The Battalion. (College Station, Tex.) 1893-current, May 01, 1968, Image 2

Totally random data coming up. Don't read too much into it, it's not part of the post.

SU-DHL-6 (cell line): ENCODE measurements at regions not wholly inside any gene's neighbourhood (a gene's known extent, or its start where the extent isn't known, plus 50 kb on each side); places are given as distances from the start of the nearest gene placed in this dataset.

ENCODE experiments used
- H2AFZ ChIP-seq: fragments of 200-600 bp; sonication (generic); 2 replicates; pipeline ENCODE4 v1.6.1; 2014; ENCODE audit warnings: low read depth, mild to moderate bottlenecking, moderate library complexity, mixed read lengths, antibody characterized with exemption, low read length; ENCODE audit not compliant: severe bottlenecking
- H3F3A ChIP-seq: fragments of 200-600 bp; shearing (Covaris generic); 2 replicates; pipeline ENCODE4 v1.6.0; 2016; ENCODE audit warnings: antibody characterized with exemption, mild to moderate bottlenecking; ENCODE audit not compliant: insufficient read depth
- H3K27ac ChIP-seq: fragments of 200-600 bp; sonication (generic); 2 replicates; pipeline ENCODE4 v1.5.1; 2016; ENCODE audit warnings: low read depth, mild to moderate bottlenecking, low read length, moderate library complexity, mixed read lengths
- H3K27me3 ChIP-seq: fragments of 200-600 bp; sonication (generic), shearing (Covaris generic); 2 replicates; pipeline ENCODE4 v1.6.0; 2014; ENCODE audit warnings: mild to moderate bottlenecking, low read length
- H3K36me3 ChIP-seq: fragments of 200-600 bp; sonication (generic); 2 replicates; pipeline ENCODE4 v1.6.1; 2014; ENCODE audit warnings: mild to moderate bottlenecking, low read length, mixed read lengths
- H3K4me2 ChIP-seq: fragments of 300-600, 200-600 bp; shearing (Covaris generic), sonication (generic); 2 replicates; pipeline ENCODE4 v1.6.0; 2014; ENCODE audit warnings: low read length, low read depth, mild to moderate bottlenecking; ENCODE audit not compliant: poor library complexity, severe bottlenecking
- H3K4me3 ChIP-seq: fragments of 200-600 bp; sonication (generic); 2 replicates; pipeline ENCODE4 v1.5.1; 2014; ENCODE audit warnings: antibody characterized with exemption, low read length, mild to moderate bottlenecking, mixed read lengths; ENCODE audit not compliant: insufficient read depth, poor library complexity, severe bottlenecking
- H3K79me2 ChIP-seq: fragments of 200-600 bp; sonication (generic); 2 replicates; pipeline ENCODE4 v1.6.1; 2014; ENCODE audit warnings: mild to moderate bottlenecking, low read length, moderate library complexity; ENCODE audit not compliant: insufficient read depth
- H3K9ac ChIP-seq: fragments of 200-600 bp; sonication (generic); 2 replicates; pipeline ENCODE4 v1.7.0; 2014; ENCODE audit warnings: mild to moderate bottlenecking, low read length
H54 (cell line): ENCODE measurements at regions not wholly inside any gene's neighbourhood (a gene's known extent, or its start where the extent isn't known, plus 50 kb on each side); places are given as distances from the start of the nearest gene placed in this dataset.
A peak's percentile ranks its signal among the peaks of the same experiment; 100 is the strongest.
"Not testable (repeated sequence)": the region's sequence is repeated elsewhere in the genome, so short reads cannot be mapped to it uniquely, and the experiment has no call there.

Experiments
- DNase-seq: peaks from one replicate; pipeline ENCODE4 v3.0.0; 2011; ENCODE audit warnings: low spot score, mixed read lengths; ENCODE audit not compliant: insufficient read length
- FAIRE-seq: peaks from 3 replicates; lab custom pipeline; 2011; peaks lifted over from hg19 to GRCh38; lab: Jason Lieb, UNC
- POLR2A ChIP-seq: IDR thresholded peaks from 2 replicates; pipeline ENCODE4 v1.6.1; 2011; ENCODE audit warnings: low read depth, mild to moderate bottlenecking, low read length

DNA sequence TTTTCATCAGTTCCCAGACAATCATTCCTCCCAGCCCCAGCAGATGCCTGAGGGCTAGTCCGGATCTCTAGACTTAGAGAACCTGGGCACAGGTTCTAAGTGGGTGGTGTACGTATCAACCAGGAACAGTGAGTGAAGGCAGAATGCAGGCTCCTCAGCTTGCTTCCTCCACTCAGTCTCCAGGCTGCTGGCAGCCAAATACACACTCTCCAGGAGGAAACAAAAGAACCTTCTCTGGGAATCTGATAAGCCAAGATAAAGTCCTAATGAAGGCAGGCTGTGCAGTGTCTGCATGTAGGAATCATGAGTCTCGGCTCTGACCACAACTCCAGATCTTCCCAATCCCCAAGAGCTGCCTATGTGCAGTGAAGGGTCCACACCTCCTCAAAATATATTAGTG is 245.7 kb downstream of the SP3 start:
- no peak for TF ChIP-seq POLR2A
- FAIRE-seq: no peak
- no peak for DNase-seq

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: V THE BATTALION Page 2 College Station, Texas Wednesday, May 1, 1968 Mike Plake CADET SLOUCH ^r^Cain Opposed To A&M Co-education by Mike Plake Battalion Features Editor Wofford Cain was born Octo ber 19, 1891, in the sleepy Texas town of Athens. I approached my interview with him the same way I always do with a multi-millionaire, head of two large oil and gas companies and donor of over 100 opportunity award scholarships since 1946. I stuttered and blew my cool. Cain was appointed to the Tex as A&M Board of Directors by Governor John Connally in June, 1965. Cain pledged a certain amount towards the new addition to Cush ing Memorial Library several years ago. He fulfilled his pledge this year; $250,000 will buy many desks. AS I walked towards the Board of Directors’ house, I thought of questions to ask the man. When he arrived from his pri vate plane with his personal as sistant, when he walked into the room, sat, and offered me a Coke, his image changed. He wasn’t the bustling execu tive, with the gruff, busy attitude I expected. He wasn’t quoting from a prepared speech, and had no one taking down our conver sation in shorthand to make sure everything I wrote would be on the “up and up.” Instead, he was “plain folks”— an ordinary man, with a usual demeanor and a sincere attitude. So there was no interview, really. No prepared questions. We talked. “MR. CAIN, you are the larg est single contributor of any type funds in the history of Texas A&M. You’ve given scholarships to people in every conceivable major and from many different areas. Why?” I asked. He leaned forward. His stocky body filled the easy chair there in the old-fashioned room. He sipped his Coke, and replied. “Well, I graduated here. I’m Sound Off “Don’t mind him—he bought my boots and is nervous every time I wear them!” Editor, The Battalion: State Professor Salary Still Lags Despite record increases in state appropriations, faculty salaries and compensation, state universities still lag be hind rates at private universities, according to a study by the American Association of University Professors (AAUP). “Unfortunately, a well financed, but non-representative minority of extreme left youth dominate the forums of virtually every campus from coast to coast. Hence, although they do NOT speak for American youth, the “new left” is not only heard but given major attention by the press, and by the people. It is dangerous for us to underestimate the warped impact thus given to the climate of public opinion.”— Herbert A. Philbrick, author of I Led Three Lives, August, 1967. The survey shows that state universities lag most sev erely in compensation which includes salary plus special fringe benefits. State universities are least competitive in their pay to full and associate professors and most competitive with assistant professors and instructors. So it is at t. u. But not at A&M —yet. Recently, though, several underground publications have sprung up, spreading controver sial issues into every corner of the campus. The difference between full professors at private inde pendent vs. public institutions amounted to more than $3,- 280 in salaries and benefits. For associate professors the difference was more than $2,100. State university professors were not in the worst posi tion. In fact, they rated favorably against church-related universities, teacher colleges and rated only slightly below professors at private liberal arts colleges. The forerunner of these was the good old Paranoia, which met such great success, it expanded into a whole second issue, Para noia 2. This really isn’t such a fantastic journalistic feat, but it is a record at A&M. From 1966 to 1967 salaries at state universities rose 6.6 per cent while those at private institutions went up an average of 4.8 per cent. Yet of the 20 institutions report ing the highest average faculty salaries, not one was a state university. The AAUP also noted generally lower salaries in in stitutions which are in Southern and border states. Attrition of professors due to retirement is reasonable, but if state institutions are to maintain the high degree of competence among staff personnel which they so tenaciously seek, salaries must become more competitive. Three thousand dollars in extra pay can buy a lot of groceries, and there is little doubt that if there was a choice between two relatively equal academic institutions, one public and the other private, a professor would choose the latter. The power at A&M is in the hands of those who want to pre serve the great traditions of this school: the former students, the administration, the corps, and the majority of the civilian student body. The University policies that Paranoia attacked were policies supported by the majority of the student body. If Paranoids don’t want to conform to these policies, they can either try to change them or drop out. The only way to change them is to get the sup port of the majority of the stu dents, and the majority of stu dents didn’t come to A&M to change it. Fortunately for higher education, the pay scales for university professors and instructors has been getting in creasingly better. Competition for students, and research grants, and the pressure of public sentiment is making the teaching profession commensurate with most civilian job opportunities. It must be maintained. Bulletin Board TODAY The Texas A&M Sports Car Club will meet at 7 p.m. in Room 203 of the YMCA. The Texas A&M Research Foundation will meet at 4 p.m. in the Architecture Auditorium. THURSDAY The Amarillo Hometown Club will elect officers at 6:15 p.m. at the Country Kitchen. The Houston Hometown Club will make plans for a summer party at 7:30 p.m. in Room 201 of the Physics Building. The song says “Paranoia strikes three; into your life it will lead.” I urge Aggies not to let your emotions get the best of you. The new left thrives on campuses where students hate the adminis tration, and this hate makes left ist movements seem romantic. Don’t weigh their intellectual cut- downs in relation to administra tive bobbles, but weigh them to the great traditions that founded your Aggie heritage. Weigh them to the Spirit; weigh them to the words that opened your school on that marble slab in the Coke Building; and then think about the consequences. To the editors of Paranoia: give it up, men. I come from New THE BATTALION Opinions expressed in The Battalion ure those of the student writers only. The Battalion is a non tax-supported non profit, self-supporting educational enter prise edited and operated by students as a university and community newspaper. The Associated Press is entitled exclusively to the use for epuiblication of all new dispatches credited to it or not otherwise credited in the paper and local news of spontaneous origin published herein. Rights of republication of all othei herein are also reserved. d-Class postage paid matter Secon at College Station, Texas. News contributioi -4910 or 846 Building. at For advei ions may be made by telephoning 846-6618 the editorial office. Room 217, Services rtising or delivery call 846-6415. Members of the Student Publications Board are Lindsey, chairman ; Dr Arts; F. S. Whit Titus, College o lege of Agricult 1 » te. Colie: Veterina David Bowers, gini is Board are: Jim College of Liberal Mail subscription ege :ge of Engineering; Dr. Robert S. terinary Medicine ; and Hat Taylor, Col- school 2% ons are $3.50 per semester; $6 per year; $6.50 per full year. All subscriptions subject to 2Ve sales tax. Advertising rate furnished on request. Address: The Battalion, Room 217, Services Building, College, Station, Texas 77843. The Battalion, a student newspaper published in College Station, Texas daily except Saturday, Sunday, and Monday, and holiday periods, September through May, and once a week during summer school. at Texas A&M is cept Saturds Represented nationally by National Educational Advertising Services, Inc., New York City, Chicago, Los Angeles and San Francisco. MEMBER The Associated Press, Texas Press Association EDITOR CHARLES ROWTON Managing Editor John Fuller Features Editor Mike Plake Editorial Columnist Robert Solovey News Editors Steve Korenek, Jim Basinger Sports Editor Gary Sherer Asst. Sports Editor John Platzer Staff Writers Bob Palmer, Dave Mayes, Tom Curl Photographer Mike Wright ■ URGENT! Juniors and Sophomores May 3 is deadline for turning in proofs for 1968 Aggieland at the University Studio. HHIIHHiHflHHi England and I’ve been exposed, impressed, and then unimpressed with this romantic form of aca demic exhibitionism. I am im pressed neither with your verbal skills, nor with your iconoclastic approach to Aggie traditionalism, nor with your cheap sarcastic cut-downs of anything authorita tive. Your newspaper is looked on by the members of the Corps, the goat-ropers and sk’s, the stu dent who, unbelievably, came here to study, and the teachers who came to teach as the biggest farce they have seen in some time. Your impact is as small as your minori ty; you can change nothing; you are for nothing. The song also says, “Nobody’s right if every body's wrong.” Randy Durham ’71 ★ ★ ★ Editor, The Battalion: I wish to expand on your arti cle of April 30 concerning the SDS. It contained two points which I feel were not put in their proper perspective. First, we did not call for the resignation of either Earl Rud der or James Hannigan. We did discuss the effect a change in administration could have on the campus. We reached no conclu sion and took no action on the matter. Secondly, the “demonstration at a Corps of Cadet review” was one of the methods of direct action considered only if all other forms of recourse were closed to us. The only decision reached by the Monday meeting was to cir culate a petition on campus that reads: “On April 26, 1968, the AAUP censured Texas A&M University. We, the undersigned, demand that the administration take immediate and direct action to correct the situation that brought this con demnation to our university.” I commend The Battalion for its printing of the SDS article, in that it is a step toward a more open political climate at Texas A&M University. Jeff Daniel Students for a Democratic Society HOME & CAR RADIO REPAIRS SALES & SERVICE KEN’S RADIO & TV 303 W. 26th 822-2819 Puritan Sportwear at 5tiirne0 ^ ^ ttuufe meor Land Is At Your AGGIELAND FLOWER AND GIFT SHOPPE North Gate • Cards • Party Goods • Baby Albums • Invitations • Personalized Stationary very fond of the school. I feel that I owe the school a lot. It gave me my education. “I guess I’m just trying to pay back a little of what it has given That day, Cain finished the pro ceedings for another donation to his school. In his wife’s and two other parties’ names, he present ed A&M with a $100,000 thor oughbred race horse, Jedgar Ruler. HE WASN’T much of a speak er, as such. You could tell that from his replies to other ques tions in the conversation. “Since you graduated in 1913, the school had changed consider ably. Do you consider students to be any different now than when you attended?” “Sure, they’re different in some respects. When I was here, the school was strictly military. There were no civilians. “Now, the situation is changed. The Corps of Cadets is optional, I understand.” “Do you think the change from compulsory to non-compulsory membership in the Corps of Ca dets will change the school dras tically ?” Cain laughed. Another sip of Coke. “I DON’T really know what the situation will bear out.” I asked him about coeducation. “I’m opposed to complete co education,” expressing himself mostly with hand gestures. “I think the present situation, accepting coeds when they cannot practically pursue their course of study elsewhere, is good. I don’t think dormitories should be built in the future to accommodate a complete coeducational program.” “What do you think of student sit-ins, strikes, and demonstra tions seen on university campuses today?” “I’m opposed to them. I think it would work out better for the school and for the students to work through conventional chan nels to express their grievances.” THEN I moved from campus issues to the Texas capital. Since he was giving A&M the race horse, I wondered how he felt about parimutuel betting. “I’m for parimutuel betting and liquor by the drink. Not that I care that much about liquor, and not because I own some race horses. “I think both of these things could help the state by bringing in more tourists and more tax money,” he said. And that was that. He left the room, went into the Board of Di rectors meeting and gave us a race horse. Science and Math majors: You’re about to graduate in physical science, biological sci ence or mathematics. 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BILL PRESNAL is the only can didate that gave up full-time employment to seek the office of State Representative. BILL PRESNAL is the only can didate with ten years employ ment in the field of education. BILL PRESNAL is the only can didate that has held a political party office. BILL PRESNAL is the only can didate that merits your com plete confidence and support. VOTE FOR BILL PRESNAL State Representative Brazos - Grimes - Madison Counties May 4 Democratice Primary SMITH has been ■ ■ forTexas since1944. 6 years in the Texas House 6 years in the Texas Senate 6 years as Lt. Gov. of Texas Vote for the man with experience in every elective legislative office. Vote for Preston Smith for Governor of Texas. Pol. Adv. — Paid for by The Preston Smith Committee, Harold Dudley, Manager PEANUTS By Charles M. Schulz PEANUTS k6 L0N6 AS I 5TAY SOOTH OF THE 401k PARALLEL ANP WEST OF THE 120^ MERIDIAN, I THINK I'M ALL RkSHT... THEY SHOULD HAVE THE MERIDIANS MARKED ALONG THE GROUND SOME PLACE...